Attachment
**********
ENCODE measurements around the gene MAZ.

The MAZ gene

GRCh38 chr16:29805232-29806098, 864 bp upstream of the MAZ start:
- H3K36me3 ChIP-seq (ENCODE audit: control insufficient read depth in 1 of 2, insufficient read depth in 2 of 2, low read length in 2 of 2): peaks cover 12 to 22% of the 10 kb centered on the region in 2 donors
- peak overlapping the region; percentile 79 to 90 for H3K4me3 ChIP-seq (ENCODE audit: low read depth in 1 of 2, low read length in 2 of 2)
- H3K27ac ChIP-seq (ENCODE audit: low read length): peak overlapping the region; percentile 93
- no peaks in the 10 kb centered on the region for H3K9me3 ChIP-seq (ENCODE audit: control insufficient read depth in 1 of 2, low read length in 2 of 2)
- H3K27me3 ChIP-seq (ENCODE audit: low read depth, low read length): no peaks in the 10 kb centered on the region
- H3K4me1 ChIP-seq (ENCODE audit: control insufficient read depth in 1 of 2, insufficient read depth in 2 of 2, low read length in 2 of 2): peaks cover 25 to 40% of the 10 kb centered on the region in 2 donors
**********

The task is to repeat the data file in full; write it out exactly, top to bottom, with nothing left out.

ENCODE measurements around the gene MAZ.

The MAZ gene

GRCh38 chr16:29805232-29806098, 864 bp upstream of the MAZ start:
- H3K36me3 ChIP-seq (ENCODE audit: control insufficient read depth in 1 of 2, insufficient read depth in 2 of 2, low read length in 2 of 2): peaks cover 12 to 22% of the 10 kb centered on the region in 2 donors
- peak overlapping the region; percentile 79 to 90 for H3K4me3 ChIP-seq (ENCODE audit: low read depth in 1 of 2, low read length in 2 of 2)
- H3K27ac ChIP-seq (ENCODE audit: low read length): peak overlapping the region; percentile 93
- no peaks in the 10 kb centered on the region for H3K9me3 ChIP-seq (ENCODE audit: control insufficient read depth in 1 of 2, low read length in 2 of 2)
- H3K27me3 ChIP-seq (ENCODE audit: low read depth, low read length): no peaks in the 10 kb centered on the region
- H3K4me1 ChIP-seq (ENCODE audit: control insufficient read depth in 1 of 2, insufficient read depth in 2 of 2, low read length in 2 of 2): peaks cover 25 to 40% of the 10 kb centered on the region in 2 donors